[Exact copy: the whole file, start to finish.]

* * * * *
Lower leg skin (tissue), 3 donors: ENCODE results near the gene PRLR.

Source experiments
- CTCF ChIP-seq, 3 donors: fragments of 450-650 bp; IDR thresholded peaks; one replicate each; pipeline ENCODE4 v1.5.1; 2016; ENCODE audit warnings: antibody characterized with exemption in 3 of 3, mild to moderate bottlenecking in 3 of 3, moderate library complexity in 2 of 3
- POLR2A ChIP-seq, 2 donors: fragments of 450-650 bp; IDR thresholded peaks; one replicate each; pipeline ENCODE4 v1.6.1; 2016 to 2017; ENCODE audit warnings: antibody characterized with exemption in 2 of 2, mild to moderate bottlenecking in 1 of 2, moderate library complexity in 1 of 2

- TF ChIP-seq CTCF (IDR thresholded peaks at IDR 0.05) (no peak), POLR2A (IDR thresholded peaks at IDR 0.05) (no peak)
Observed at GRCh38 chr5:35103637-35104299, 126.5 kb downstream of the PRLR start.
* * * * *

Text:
Lower leg skin (tissue), 3 donors: ENCODE results near the gene PRLR.

Source experiments
- CTCF ChIP-seq, 3 donors: fragments of 450-650 bp; IDR thresholded peaks; one replicate each; pipeline ENCODE4 v1.5.1; 2016; ENCODE audit warnings: antibody characterized with exemption in 3 of 3, mild to moderate bottlenecking in 3 of 3, moderate library complexity in 2 of 3
- POLR2A ChIP-seq, 2 donors: fragments of 450-650 bp; IDR thresholded peaks; one replicate each; pipeline ENCODE4 v1.6.1; 2016 to 2017; ENCODE audit warnings: antibody characterized with exemption in 2 of 2, mild to moderate bottlenecking in 1 of 2, moderate library complexity in 1 of 2

- TF ChIP-seq CTCF (IDR thresholded peaks at IDR 0.05) (no peak), POLR2A (IDR thresholded peaks at IDR 0.05) (no peak)
Observed at GRCh38 chr5:35103637-35104299, 126.5 kb downstream of the PRLR start.